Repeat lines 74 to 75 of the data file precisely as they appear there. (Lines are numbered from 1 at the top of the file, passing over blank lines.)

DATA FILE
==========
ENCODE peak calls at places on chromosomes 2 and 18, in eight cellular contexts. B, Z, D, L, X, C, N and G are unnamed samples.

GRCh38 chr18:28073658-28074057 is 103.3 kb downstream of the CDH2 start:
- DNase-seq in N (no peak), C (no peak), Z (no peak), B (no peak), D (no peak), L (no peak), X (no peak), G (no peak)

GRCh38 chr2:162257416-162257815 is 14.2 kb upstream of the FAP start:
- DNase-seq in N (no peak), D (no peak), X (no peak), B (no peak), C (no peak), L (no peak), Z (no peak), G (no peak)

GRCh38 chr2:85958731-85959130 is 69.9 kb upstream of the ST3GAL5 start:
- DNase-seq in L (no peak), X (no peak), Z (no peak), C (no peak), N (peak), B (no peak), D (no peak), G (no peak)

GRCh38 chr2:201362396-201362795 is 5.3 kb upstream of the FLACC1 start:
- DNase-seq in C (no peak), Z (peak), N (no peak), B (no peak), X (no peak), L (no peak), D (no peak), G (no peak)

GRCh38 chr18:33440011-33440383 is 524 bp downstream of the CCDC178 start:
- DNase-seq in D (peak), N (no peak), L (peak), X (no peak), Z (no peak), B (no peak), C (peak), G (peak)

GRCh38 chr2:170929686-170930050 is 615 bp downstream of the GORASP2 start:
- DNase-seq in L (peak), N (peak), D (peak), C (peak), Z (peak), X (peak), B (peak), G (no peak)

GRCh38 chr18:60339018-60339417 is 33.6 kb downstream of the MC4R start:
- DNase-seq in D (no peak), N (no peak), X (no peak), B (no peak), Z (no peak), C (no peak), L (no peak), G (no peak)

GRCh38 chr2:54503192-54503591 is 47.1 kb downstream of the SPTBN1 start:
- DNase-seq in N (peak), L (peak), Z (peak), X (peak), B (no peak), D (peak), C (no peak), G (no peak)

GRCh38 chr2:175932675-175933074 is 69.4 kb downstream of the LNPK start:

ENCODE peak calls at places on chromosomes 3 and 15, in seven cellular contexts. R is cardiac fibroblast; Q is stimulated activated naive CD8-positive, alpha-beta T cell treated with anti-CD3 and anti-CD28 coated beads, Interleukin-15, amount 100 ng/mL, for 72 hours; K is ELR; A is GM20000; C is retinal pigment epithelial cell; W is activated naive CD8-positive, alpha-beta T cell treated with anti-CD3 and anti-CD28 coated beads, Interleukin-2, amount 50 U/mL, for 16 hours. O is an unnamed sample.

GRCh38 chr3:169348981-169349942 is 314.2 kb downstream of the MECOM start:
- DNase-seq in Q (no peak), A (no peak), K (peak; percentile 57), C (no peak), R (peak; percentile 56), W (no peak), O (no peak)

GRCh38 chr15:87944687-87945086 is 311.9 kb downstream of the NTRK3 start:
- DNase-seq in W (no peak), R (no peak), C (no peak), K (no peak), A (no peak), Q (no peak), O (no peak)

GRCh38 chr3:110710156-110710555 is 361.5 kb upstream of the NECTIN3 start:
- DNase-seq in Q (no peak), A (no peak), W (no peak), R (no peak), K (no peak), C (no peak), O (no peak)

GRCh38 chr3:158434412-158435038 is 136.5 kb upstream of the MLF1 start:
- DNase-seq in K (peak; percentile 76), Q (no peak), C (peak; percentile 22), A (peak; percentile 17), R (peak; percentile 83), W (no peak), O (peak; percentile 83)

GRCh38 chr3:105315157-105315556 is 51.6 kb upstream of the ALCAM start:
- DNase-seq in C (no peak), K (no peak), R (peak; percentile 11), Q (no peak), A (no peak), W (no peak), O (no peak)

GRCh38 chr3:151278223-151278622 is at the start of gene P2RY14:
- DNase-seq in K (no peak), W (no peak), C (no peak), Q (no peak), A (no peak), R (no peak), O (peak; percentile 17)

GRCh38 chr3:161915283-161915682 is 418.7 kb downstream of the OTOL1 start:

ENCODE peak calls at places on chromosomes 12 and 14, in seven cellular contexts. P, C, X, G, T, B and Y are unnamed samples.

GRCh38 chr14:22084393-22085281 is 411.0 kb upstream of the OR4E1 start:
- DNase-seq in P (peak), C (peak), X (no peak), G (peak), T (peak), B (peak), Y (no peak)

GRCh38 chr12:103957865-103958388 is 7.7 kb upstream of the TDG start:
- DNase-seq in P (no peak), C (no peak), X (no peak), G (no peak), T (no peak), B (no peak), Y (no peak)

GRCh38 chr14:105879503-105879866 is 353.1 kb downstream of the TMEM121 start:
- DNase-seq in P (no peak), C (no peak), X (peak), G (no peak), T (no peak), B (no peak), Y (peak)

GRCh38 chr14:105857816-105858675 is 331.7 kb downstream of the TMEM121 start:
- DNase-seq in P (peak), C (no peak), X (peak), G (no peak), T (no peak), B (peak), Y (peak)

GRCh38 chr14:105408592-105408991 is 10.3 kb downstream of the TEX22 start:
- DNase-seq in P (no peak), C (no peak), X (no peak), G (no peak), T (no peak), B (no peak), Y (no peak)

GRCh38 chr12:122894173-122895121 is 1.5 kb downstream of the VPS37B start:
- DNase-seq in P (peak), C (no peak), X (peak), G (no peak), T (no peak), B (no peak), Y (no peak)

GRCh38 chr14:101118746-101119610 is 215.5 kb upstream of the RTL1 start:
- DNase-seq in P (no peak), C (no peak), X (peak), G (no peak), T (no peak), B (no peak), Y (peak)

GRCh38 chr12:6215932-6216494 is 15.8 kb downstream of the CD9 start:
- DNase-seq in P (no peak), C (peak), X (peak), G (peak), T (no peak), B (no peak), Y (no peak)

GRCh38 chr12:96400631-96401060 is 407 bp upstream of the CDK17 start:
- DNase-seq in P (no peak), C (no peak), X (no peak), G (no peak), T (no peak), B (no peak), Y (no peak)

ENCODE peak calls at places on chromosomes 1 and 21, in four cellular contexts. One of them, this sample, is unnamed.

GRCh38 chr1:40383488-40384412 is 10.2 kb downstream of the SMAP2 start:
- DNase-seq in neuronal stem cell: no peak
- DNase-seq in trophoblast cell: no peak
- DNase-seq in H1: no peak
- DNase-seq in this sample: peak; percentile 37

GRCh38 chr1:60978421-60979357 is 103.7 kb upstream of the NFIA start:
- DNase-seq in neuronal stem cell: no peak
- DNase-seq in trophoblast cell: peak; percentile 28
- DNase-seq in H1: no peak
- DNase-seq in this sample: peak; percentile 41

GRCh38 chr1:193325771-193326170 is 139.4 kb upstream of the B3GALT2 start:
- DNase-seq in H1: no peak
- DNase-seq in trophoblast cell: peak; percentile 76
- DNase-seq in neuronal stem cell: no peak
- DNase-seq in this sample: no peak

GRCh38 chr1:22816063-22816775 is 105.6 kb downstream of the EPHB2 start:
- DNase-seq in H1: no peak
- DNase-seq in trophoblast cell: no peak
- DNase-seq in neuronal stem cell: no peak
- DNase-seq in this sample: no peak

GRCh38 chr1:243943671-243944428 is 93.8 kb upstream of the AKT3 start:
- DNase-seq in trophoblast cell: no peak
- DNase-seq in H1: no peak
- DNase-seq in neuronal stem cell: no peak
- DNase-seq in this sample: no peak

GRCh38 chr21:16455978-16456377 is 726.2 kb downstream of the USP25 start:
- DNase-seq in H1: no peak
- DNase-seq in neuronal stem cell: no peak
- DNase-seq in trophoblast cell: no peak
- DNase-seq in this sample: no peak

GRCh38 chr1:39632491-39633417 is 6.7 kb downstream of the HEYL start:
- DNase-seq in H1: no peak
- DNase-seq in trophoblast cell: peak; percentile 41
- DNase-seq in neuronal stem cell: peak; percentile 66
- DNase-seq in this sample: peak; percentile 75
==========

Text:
- DNase-seq in trophoblast cell: no peak
- DNase-seq in H1: no peak